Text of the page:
Bart Hartemink – Gospel Meeting – West Eyreton, New Zealand – March 29, 2006

I was in a meeting like this a few years ago and Jason spoke from Luke 17, the first few verses. I would like to share some of his thoughts because they still mean a lot to me today. It says in Luke 17:1 (Jesus is speaking) – “It is impossible but that offences will come: but woe unto him, through whom they come. It were better for him that a millstone were hanged about his neck, and he cast into the sea, than that he should offend one of these little ones.” Another word for offence is “stumbling-stone.” It is counter-productive; it doesn’t help us on our journey, it just holds us up, makes us fall.


A millstone is something that is useful, productive, it grinds the flour to make bread that feeds us, helps us on our journey. So a millstone is a tool but a stumbling-stone is a problem. Now, a millstone in the wrong place can become a stumbling-stone and that is a danger and that is a warning whereas a stumbling-stone if it is picked up and dealt with and put in the right place, it has the potential to be a millstone, something that can be useful and helpful to us.


Paul in writing to the Romans said (6:12), “Let not sin therefore reign in your mortal body, that ye should obey it in the lusts thereof. Neither yield ye your members as instruments of unrighteousness unto sin; but yield yourselves unto God, as those that are alive from the dead, and your members as instruments of righteousness unto God.” So he is speaking of parts of the body and saying, “The things that could be stumbling-stones to you, put them in the right place so that they could become a millstone; deal with the things that could make you offensive in the sight of God and rather yield those things as instruments of righteousness unto salvation.” Jesus put it this way, “If your hand offend thee, cut it off; if your foot offend thee, cut it off; if your eye offend thee, pluck it out.” Deal with it; don’t let any part become a stumbling-stone, don’t let things become counter-productive when they could be so useful to you. One example is Judas Iscariot. There was an occasion where a lady anointed Jesus with some very precious ointment and Judas said, “Why was not this sold and the money given to the poor?” He criticised her for what she did and John recorded that adding this note, “Judas said it not because he cared for the poor but because he was a thief; he had the bag.” In other words, he had access to that money. Where was his hand? It was in the wrong place. That hand that could have been so useful in sowing the Gospel seed was in the wrong place and it became a stumbling-stone to him. Something that could have been a millstone – useful – became a stumbling-stone because it was in the wrong place. “Yield your members as instruments of righteousness.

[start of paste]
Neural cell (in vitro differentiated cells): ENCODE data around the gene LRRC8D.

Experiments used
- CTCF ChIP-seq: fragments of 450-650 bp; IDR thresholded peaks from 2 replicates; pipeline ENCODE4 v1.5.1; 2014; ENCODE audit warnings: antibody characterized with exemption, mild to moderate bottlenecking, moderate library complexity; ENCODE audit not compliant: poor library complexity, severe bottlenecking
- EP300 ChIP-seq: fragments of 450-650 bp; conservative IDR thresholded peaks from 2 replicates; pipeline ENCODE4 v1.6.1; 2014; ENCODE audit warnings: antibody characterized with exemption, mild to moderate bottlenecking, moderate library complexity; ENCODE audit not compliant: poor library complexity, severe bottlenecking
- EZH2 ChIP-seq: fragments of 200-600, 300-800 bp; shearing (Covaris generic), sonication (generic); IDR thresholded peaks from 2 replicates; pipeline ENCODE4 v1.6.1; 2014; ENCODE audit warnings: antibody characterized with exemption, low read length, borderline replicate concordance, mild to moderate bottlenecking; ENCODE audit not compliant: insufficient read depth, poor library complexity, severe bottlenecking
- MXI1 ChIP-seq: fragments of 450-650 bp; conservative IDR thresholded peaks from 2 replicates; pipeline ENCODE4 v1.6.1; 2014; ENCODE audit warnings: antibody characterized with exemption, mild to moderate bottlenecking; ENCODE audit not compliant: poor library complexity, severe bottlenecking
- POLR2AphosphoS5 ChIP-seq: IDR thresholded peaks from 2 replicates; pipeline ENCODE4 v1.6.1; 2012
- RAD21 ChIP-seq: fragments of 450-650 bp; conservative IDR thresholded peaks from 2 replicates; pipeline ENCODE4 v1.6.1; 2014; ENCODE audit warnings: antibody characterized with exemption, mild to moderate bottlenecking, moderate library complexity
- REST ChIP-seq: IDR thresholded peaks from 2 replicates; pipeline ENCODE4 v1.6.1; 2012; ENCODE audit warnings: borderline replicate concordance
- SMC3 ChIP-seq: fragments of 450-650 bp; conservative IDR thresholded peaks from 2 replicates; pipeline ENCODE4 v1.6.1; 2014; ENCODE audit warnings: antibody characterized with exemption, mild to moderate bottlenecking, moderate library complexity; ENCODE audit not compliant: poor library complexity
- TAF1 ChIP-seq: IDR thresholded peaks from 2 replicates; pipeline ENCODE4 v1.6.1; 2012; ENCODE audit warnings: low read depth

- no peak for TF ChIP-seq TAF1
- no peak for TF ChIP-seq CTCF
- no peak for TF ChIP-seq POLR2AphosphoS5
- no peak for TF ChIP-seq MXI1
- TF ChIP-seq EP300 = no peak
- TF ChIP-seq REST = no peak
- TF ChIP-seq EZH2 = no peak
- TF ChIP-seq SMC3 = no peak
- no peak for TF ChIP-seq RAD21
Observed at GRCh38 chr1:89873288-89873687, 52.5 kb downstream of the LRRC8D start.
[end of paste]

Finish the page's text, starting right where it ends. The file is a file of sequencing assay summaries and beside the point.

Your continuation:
I was thinking about our tongue, our mouth. James when he wrote about the mouth said, “If any man can tame the tongue, he is perfect.” “The same is a perfect man and able also to bridle the whole body.” James realised it is so easy to hurt people with our tongue. I know what that is all about.